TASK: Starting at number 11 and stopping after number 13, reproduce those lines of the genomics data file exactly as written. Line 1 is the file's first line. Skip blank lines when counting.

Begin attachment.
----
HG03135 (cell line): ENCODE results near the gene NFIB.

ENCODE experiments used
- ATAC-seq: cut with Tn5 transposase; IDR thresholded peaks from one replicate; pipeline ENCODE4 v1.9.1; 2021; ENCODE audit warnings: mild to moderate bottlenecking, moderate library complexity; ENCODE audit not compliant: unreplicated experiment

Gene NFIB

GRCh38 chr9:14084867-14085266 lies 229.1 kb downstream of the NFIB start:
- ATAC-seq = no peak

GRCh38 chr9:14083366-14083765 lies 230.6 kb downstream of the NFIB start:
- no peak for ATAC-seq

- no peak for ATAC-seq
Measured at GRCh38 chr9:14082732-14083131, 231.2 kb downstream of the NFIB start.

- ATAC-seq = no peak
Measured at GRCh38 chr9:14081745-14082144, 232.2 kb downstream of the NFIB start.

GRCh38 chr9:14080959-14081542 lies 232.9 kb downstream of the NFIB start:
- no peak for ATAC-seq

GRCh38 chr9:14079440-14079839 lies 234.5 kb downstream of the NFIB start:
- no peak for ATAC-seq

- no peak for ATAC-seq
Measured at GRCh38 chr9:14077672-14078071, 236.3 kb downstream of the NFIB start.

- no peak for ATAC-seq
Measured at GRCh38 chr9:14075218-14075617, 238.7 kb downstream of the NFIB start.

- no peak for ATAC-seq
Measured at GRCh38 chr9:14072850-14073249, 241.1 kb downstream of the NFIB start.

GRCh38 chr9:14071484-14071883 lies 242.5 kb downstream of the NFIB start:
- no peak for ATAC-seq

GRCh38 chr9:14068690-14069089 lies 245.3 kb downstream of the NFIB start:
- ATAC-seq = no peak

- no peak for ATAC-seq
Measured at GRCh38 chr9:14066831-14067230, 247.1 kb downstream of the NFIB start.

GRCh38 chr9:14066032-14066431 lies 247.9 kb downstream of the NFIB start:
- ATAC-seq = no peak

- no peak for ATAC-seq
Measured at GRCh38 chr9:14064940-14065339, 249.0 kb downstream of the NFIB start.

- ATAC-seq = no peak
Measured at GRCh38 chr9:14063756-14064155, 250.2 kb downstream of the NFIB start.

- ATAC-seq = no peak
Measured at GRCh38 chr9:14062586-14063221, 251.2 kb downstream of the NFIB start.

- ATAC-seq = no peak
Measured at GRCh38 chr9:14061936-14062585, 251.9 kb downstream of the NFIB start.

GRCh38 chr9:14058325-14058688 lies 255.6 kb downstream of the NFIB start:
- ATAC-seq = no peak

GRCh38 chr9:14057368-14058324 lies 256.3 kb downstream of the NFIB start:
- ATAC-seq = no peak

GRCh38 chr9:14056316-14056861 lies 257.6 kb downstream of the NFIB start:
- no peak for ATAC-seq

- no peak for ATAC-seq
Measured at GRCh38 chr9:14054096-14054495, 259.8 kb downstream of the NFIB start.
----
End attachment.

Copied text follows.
- ATAC-seq = no peak
Measured at GRCh38 chr9:14081745-14082144, 232.2 kb downstream of the NFIB start.

GRCh38 chr9:14080959-14081542 lies 232.9 kb downstream of the NFIB start: